Quentin Crisp was a pioneer, and his unique brand of gay activism is clearly different from that of many of us today.  He didn’t demand respect or equality.  He earned it, merely by refusing to fit in and by refusing to censor his opinions or views.  Arguably, he seemed to have viewed respect, equality, and even love and prosperity as a privilege rather than as rights .  He found a great deal of what he was looking with the new social freedoms of New York City late in his life. Early in the movie, he states, “I was never the kind to grab life by the throat… I was merely who I was, and for that alone I was beaten.”  Yet, its unlikely Crisp ever viewed himself as a victim.  When asked why he never beat back, he responds, with deadpan honesty, “They would have killed me.”   As Crisp taught us, being yourself is the only way to make change happen, a message we too often forget as the LGBT community becomes more “mainstream”.  Like it’s subject, “Englishman in New York” may be the first of its kind: a movie where the same actor plays the same character in a film which is not a bona fide sequel.  If not, then it’s clearly a rarity. (Hey, committed cinemaphiles out there, I need your feedback!)  After the screening, Lady Clover Honey (who can clearly be seen as an extra in one of the movie’s scenes) and I met with the movie’s director Richard Laxton and two of its stars, John Hurt and Dennis O’Hare.  When asked, Mr. Hurt didn’t know for sure if the phenomenon of his playing the same character in two different movies was the first of its kind, but he did point out that it was a rarity as well as a great thrill to play the same character 33 years after the first time.  I comment to Dennis O’Hare what a revelation it was seeing him play such a sympathetic chara cter in “Englishman In New York” after he had portrayed such an unsavory one in last year’s “Milk”, another film based on a real-life gay icon.  He agreed!  I also tell him that I’m still hoping to eventually see him on the big screen in a movie version of “Take Me Out“, the gay baseball player stage drama for which O’Hare won a Tony Award for “Best Performance by a Featured Actor” a few years ago.  He laughed and replied, “By the time that comes around, I hope I won’t be 80 years old!”  That delicious remark made me immediately think of Quentin Crisp.  If he were there that night, he would have no doubt had a wise and witty comment about still being fabulous in your eighth decade of life…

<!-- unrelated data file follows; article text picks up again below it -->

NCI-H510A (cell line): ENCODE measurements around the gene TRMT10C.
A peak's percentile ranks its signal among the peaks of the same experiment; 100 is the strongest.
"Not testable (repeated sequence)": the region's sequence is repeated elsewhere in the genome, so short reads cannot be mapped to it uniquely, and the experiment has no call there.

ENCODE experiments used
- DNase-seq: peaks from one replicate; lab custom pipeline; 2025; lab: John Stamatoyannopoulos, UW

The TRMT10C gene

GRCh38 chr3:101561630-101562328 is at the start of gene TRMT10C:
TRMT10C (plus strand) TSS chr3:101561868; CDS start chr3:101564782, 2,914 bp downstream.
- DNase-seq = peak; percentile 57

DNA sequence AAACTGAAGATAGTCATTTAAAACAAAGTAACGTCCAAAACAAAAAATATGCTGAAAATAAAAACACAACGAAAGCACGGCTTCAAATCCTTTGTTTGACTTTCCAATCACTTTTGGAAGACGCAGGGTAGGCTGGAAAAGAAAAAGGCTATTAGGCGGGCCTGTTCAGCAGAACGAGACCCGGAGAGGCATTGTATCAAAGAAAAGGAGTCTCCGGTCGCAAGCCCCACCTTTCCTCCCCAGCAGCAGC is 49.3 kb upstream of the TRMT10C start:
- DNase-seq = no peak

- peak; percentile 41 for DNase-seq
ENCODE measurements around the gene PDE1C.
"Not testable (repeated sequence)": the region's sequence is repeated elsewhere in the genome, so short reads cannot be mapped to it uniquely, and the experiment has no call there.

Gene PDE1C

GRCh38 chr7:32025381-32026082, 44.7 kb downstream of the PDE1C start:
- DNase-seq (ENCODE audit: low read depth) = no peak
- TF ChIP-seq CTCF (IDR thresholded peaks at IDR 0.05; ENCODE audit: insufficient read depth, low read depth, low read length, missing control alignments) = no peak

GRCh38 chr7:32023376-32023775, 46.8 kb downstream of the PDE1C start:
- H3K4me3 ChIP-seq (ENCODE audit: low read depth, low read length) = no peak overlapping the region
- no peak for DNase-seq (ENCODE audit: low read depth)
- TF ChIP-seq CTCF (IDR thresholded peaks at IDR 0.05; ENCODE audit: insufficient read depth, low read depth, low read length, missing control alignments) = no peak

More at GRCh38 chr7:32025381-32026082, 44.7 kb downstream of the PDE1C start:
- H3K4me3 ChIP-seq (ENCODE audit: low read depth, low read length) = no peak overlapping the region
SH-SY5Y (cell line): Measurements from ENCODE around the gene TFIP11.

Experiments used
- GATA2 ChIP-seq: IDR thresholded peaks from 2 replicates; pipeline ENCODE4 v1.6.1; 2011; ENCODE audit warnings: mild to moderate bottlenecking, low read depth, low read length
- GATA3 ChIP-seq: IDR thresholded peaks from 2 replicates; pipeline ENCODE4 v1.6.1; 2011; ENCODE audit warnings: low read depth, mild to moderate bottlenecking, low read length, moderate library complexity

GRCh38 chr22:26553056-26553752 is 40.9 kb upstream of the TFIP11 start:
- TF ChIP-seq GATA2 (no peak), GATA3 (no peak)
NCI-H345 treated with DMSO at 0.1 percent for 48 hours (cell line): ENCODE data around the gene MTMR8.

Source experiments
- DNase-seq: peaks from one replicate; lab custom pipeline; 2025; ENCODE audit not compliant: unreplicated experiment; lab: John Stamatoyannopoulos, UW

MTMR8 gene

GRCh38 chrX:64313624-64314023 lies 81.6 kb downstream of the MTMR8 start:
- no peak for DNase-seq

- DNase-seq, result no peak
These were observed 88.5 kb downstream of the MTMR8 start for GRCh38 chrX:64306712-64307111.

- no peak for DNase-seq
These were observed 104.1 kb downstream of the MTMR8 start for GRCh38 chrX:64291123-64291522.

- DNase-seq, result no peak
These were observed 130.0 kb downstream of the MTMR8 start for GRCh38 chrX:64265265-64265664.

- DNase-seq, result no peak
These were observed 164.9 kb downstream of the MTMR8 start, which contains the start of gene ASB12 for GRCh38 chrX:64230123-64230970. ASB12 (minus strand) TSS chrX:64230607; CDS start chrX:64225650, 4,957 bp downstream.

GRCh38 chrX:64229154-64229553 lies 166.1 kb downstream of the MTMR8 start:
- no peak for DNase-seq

John Hurt’s performance in “Englishman In New York” won a “Special Teddy” Award at The Berlin International Film Festival .  Make sure to catch this superb film when it comes to your neighborhood.

Photo 1: Lady  Clover Honey, John Hurt, & Jed Ryan
Photo 2: Dennis O’Hare & Jed Ryan